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rhythm
May 21st, 2002, 14:36
Hello readers,

Lately i came across a piece of software that had an interesting piece of build in cryptography. My intention is to understand how it works and to know if it relies on a 'standard' crypto algorithm or that it is something more fancy.

First an introduction (coded in Java, i left most pieces out):

-----

Secure Hash Algorithm (SHA-1) hashes the data of three files thus creating the following constant values:
* serenv1 (1024 bit) - prime number
* serenv2 (128 bit) - prime number
* serenv3 (1024 bit)
* serkey (1024 bit)
* array - with 2^14 128-bit positive numbers

After some playing around the input message is encrypted (in a reversible way) to a 144 bit number. The last 14 bit form the index into the array (bi2). Furthermore the most significant bit is removed resulting in bi4 (129 bits number).

Note: modInverse: (x xor -1) % y
modPow: (x ^ z) % y (where ^ stands for power, not XOR)

BigInteger bi2 = index;
BigInteger bi4 = 129bit_number;
BigInteger bi5 = array[index_array];

BigInteger bi6 = bi4.modInverse(serenv2);
BigInteger bi7 = bi2.multiply(bi6).mod(serenv2);
BigInteger bi8 = bi5.multiply(bi6).mod(serenv2);
BigInteger bi9 = serenv3.modPow(bi7, serenv1).multiply(serkey.modPow(bi8, serenv1)).mod(serenv1).mod(serenv2);

if(bi5.equals(bi9))
//Bingo! Free beers if the index is between 0 and 16000

-----

my first thoughts were a combination between SHA-1 and RSA. the extensive use of modPow and the use of modInverse gave me that idea, but since the modInverse operation in RSA is only used when calculating the private exponent i'm slightly confused. i think the multiply operations have something to do with the input message being bigger then 128 bits so it had to be 'hacked to pieces'.

if there anyone that can explain to me what is happening here (in crypto language, i can see what happens to the values ). every scrap of information would be helpfull!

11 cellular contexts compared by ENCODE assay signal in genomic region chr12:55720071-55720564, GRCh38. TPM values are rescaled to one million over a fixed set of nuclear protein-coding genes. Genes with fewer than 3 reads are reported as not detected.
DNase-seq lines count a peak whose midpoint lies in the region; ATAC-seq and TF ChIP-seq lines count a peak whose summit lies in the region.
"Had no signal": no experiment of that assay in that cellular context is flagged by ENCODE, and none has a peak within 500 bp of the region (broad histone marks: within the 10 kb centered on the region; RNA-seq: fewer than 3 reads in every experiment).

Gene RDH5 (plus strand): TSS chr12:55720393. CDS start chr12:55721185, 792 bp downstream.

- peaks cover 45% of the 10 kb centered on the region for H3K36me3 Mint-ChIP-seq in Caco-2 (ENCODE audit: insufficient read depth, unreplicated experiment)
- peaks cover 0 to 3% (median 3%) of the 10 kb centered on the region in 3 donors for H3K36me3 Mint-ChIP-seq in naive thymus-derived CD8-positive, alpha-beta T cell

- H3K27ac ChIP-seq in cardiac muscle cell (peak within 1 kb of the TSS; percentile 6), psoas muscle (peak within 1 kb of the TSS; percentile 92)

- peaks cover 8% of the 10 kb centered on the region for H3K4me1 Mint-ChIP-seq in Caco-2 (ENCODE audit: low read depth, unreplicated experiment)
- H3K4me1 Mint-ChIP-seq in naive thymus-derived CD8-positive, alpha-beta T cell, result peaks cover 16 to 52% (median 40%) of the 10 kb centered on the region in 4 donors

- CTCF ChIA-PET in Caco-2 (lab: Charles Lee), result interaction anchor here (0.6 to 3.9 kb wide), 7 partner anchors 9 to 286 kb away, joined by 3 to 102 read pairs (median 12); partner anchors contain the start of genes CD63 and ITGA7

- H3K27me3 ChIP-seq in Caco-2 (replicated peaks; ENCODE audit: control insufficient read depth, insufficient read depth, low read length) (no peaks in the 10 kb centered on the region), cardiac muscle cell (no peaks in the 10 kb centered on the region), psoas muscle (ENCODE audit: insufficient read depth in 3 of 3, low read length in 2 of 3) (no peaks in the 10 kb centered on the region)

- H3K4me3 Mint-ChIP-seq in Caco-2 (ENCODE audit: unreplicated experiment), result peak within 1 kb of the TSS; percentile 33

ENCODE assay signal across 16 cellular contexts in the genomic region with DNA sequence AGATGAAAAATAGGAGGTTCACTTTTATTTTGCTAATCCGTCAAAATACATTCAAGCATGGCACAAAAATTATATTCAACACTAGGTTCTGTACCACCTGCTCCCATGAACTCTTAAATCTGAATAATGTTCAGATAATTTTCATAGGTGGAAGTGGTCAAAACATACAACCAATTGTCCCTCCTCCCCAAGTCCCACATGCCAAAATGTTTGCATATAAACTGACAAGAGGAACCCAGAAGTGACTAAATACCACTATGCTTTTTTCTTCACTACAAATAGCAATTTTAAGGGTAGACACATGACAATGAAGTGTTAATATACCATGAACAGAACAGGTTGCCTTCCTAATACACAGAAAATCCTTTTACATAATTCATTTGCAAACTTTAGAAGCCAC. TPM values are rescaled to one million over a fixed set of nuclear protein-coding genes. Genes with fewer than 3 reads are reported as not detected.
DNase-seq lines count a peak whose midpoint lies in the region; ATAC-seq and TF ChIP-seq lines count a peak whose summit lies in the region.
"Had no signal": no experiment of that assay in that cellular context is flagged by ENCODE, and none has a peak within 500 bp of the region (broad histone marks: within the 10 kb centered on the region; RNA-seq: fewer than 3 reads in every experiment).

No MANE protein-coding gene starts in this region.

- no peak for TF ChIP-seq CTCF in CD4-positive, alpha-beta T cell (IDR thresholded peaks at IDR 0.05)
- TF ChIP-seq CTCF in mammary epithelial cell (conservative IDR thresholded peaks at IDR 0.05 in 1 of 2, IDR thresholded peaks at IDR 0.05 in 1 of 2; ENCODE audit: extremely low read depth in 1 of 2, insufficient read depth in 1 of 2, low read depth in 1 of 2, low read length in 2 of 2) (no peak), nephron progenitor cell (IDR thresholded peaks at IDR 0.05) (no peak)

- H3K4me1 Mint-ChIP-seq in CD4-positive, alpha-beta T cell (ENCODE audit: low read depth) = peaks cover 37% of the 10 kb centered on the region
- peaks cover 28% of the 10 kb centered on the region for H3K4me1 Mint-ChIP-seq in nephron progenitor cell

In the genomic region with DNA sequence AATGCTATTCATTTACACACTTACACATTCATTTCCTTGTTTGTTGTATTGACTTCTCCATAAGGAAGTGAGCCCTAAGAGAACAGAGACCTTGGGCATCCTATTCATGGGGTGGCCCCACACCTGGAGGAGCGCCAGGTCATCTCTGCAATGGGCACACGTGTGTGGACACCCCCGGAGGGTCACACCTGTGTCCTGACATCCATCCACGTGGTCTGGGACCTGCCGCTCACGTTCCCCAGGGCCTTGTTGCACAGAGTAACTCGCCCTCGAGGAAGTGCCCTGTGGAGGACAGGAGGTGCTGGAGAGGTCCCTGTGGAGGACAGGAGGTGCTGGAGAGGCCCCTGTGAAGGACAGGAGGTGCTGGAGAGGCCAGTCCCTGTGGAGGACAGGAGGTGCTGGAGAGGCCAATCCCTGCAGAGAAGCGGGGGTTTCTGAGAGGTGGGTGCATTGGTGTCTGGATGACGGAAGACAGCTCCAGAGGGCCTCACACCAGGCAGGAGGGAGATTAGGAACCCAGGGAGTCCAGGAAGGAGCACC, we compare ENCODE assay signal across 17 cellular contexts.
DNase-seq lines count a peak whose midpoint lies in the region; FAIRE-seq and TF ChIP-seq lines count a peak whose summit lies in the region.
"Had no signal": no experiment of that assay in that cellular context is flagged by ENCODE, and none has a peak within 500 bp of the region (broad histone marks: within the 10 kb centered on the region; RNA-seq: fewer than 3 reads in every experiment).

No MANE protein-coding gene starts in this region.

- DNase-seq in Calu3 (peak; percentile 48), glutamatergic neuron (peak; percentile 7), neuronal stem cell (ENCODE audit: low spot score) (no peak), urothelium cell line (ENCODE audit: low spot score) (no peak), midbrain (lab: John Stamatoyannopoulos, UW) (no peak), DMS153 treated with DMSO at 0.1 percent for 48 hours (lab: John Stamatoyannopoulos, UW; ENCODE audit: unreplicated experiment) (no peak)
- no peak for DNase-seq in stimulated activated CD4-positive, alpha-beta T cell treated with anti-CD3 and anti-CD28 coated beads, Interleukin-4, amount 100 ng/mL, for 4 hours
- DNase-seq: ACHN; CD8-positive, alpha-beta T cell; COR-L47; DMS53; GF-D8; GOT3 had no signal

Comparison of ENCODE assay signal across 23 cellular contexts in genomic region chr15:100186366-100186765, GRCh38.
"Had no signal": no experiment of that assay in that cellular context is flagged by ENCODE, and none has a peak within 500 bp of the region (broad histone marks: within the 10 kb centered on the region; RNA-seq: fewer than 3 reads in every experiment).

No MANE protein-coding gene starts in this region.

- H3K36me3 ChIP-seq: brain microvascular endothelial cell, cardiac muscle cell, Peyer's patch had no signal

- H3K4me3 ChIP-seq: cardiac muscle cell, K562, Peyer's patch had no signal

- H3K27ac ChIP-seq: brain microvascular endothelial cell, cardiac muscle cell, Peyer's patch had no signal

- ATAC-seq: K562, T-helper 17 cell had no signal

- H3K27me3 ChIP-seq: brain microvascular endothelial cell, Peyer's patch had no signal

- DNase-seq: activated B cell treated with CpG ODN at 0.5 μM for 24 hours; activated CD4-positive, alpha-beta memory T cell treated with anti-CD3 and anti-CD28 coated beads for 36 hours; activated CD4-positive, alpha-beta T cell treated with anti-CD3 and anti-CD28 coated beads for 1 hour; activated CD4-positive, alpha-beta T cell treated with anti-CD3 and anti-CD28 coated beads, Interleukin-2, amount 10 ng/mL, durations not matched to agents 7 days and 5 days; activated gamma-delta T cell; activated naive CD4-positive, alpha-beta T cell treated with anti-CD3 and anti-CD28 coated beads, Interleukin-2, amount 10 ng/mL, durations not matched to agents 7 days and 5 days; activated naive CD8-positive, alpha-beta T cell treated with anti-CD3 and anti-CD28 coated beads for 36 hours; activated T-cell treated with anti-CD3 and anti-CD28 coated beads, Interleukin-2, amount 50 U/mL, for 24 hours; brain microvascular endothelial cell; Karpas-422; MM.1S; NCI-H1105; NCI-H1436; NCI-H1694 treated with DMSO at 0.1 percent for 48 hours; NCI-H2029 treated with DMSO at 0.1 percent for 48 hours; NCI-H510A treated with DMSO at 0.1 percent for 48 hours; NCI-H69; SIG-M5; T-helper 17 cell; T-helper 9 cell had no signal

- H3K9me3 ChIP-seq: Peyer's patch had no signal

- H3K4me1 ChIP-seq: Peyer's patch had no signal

regards & thanks in advance!
rhythm

mike
May 21st, 2002, 17:24
OK, first thing I notice is that modInverse is horribly misnamed if it really is (x xor -1) % y. Looks like some clueless newbie took the notation for exponentiation to mean xor.

Second:
Quote:
Secure Hash Algorithm (SHA-1) hashes the data of three files thus creating the following constant values:
* serenv1 (1024 bit) - prime number
* serenv2 (128 bit) - prime number
* serenv3 (1024 bit)
* serkey (1024 bit)
* array - with 2^14 128-bit positive numbers

SHA doesn't just spit out prime numbers; were the first two run through a primality test or something?

Third: the notation is kind of obtuse. Does

bi4.modInverse(serenv2)

mean

(bi4 XOR -1) % serenv2

or

(serenv2 XOR -1) % bi4

Also,

serenv3.modPow(bi7, serenv1).multiply(serkey.modPow(bi8, serenv1)).mod(serenv1).mod(serenv2);

looks like it's a bunch of operations in a row. Can you rewrite the code so there's only one operation on a line. If you could use more common notation (like x % y), that would help, too.

Fourth: as I recall, BigIntegers don't have a specific bit length. This isn't usually an issue, but here you're XORing with -1, which is a kluge. -1 is implicitly cast to an unsigned something, usually one less than a power of two. Which power of two? It matters because you're doing things modulo some other number.

rhythm
May 21st, 2002, 18:06
1. thanks for your reply, i'm the clueless newbie. modInverse (as you already mentions) does x.pow(-1) % y and has nothing to do with XOR. forgive me my mistake. i hope that clears things up.

2. to simplify things i left out all the code that deals with reading in the files, handing them over to the messagedigest algoritm and creating the message digests. point is that the output is the constants i mentioned. of which the first two are primes with a probability of (1 - 1/1.000.000).